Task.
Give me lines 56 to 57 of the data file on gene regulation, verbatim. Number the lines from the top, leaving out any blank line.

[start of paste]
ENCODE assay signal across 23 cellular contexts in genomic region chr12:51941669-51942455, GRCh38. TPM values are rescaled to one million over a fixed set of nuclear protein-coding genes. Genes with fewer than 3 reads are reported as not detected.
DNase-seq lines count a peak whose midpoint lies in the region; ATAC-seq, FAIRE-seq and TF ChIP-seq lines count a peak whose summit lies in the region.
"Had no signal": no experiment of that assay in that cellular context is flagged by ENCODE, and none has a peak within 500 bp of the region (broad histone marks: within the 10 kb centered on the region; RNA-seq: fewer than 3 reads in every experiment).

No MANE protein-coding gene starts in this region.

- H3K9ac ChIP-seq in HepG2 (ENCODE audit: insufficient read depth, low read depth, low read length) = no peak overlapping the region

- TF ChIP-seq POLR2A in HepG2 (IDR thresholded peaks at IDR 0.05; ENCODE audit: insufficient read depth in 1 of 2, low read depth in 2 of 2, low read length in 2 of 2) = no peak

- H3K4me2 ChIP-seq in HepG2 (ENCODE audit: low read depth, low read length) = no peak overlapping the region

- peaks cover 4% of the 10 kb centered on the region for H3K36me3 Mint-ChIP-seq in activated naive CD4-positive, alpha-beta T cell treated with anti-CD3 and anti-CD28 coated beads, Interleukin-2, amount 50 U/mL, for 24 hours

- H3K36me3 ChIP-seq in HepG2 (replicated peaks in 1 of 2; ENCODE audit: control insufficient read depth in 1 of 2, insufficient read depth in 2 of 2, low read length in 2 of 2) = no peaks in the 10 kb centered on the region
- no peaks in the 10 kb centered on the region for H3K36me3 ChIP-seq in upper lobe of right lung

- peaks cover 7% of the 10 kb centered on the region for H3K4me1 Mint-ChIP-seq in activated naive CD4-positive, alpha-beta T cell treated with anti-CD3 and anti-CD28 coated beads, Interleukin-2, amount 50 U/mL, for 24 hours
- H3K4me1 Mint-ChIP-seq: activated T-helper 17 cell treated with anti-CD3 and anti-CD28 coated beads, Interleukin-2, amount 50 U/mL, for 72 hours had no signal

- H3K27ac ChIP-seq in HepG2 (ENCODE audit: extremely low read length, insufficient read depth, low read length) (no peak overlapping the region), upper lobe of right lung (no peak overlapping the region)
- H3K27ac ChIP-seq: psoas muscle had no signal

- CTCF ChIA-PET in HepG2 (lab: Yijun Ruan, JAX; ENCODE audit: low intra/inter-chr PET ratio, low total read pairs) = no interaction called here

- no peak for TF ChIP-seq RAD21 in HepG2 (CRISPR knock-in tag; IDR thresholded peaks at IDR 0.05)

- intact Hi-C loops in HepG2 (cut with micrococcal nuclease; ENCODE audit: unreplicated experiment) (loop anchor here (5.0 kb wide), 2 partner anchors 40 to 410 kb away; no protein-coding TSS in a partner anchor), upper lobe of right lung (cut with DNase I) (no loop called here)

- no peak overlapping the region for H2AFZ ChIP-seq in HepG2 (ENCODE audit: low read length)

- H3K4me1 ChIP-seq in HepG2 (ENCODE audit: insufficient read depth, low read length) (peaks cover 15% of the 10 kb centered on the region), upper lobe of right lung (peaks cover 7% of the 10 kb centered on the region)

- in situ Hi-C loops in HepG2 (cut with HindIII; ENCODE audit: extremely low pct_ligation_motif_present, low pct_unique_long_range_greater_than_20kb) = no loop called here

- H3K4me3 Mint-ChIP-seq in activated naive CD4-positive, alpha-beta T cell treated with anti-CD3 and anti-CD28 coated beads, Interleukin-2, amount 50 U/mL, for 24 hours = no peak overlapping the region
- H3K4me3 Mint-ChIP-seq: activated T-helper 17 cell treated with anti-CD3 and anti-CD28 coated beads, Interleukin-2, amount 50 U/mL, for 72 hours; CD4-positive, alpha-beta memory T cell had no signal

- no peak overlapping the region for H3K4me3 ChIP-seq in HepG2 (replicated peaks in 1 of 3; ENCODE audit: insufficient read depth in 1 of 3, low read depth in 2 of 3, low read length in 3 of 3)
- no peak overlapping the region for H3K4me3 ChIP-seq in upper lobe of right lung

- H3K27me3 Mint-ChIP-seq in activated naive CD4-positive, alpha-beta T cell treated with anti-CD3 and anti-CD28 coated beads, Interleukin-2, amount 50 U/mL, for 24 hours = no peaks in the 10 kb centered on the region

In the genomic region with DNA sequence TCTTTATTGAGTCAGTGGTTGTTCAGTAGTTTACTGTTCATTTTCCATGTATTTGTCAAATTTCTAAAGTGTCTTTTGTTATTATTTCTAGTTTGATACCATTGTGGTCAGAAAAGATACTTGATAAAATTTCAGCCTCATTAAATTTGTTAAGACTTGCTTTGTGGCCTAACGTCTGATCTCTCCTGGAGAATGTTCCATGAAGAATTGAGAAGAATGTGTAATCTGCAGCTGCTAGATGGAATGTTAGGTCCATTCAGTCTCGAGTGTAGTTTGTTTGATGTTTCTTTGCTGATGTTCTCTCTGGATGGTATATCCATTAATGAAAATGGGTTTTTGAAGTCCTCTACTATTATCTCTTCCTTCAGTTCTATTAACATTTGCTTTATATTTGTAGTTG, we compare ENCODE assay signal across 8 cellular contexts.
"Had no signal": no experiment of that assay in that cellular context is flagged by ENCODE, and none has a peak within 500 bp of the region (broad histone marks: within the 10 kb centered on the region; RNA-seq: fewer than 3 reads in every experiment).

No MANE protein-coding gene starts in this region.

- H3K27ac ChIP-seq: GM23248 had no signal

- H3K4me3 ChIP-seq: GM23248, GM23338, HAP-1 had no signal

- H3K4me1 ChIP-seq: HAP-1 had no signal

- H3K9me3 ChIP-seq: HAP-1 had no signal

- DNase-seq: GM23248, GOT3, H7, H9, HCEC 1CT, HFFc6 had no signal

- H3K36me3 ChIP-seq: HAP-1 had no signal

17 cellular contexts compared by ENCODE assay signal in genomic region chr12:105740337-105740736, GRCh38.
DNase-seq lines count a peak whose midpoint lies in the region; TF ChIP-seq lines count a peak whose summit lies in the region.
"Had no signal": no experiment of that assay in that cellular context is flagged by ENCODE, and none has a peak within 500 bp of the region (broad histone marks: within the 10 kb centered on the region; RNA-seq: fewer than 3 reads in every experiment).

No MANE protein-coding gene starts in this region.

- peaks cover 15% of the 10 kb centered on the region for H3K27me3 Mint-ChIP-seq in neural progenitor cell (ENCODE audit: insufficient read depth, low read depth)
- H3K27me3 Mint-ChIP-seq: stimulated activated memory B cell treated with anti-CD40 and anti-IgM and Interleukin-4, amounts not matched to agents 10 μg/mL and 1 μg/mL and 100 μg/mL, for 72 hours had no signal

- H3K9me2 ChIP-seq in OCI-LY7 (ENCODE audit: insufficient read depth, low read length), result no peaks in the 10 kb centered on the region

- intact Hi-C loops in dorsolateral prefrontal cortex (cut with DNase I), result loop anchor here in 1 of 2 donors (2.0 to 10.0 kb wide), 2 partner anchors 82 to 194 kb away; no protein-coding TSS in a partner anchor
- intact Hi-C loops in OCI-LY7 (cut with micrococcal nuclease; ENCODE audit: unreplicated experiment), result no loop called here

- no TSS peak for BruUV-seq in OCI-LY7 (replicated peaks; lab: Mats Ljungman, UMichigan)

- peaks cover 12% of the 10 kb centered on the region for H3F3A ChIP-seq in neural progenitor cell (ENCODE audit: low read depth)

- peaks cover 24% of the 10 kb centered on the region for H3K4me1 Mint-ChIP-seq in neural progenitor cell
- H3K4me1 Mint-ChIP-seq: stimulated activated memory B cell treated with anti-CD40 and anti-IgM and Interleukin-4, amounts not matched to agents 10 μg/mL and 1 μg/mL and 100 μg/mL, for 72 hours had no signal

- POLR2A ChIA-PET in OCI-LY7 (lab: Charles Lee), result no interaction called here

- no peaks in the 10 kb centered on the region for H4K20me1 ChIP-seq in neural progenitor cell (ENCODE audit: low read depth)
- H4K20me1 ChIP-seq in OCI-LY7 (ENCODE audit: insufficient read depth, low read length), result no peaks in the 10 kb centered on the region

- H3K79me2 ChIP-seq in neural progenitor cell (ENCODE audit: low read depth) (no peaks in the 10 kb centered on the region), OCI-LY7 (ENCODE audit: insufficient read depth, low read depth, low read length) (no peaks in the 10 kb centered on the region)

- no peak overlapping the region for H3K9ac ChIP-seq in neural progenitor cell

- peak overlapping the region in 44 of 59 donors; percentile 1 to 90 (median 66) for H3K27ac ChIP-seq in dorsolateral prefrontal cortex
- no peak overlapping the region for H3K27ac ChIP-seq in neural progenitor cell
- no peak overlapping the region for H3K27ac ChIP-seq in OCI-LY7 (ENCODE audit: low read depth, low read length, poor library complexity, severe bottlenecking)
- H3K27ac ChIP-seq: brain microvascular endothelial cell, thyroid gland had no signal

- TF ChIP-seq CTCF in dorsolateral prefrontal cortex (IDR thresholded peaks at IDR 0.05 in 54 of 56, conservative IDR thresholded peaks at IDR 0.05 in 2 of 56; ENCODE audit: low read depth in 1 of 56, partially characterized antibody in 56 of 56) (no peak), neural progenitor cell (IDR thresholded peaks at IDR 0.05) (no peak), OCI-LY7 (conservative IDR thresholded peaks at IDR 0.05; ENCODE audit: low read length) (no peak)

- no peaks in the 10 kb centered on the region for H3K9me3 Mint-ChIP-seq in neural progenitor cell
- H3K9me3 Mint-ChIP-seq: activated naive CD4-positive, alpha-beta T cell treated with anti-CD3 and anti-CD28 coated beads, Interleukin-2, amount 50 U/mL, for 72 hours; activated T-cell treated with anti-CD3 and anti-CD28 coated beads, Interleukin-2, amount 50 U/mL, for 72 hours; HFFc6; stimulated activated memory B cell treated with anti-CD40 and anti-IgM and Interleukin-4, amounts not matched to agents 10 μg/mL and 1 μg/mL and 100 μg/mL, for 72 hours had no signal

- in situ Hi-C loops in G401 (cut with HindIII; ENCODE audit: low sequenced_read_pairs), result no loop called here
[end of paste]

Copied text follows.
- H3K27ac ChIP-seq: brain microvascular endothelial cell, thyroid gland had no signal

- TF ChIP-seq CTCF in dorsolateral prefrontal cortex (IDR thresholded peaks at IDR 0.05 in 54 of 56, conservative IDR thresholded peaks at IDR 0.05 in 2 of 56; ENCODE audit: low read depth in 1 of 56, partially characterized antibody in 56 of 56) (no peak), neural progenitor cell (IDR thresholded peaks at IDR 0.05) (no peak), OCI-LY7 (conservative IDR thresholded peaks at IDR 0.05; ENCODE audit: low read length) (no peak)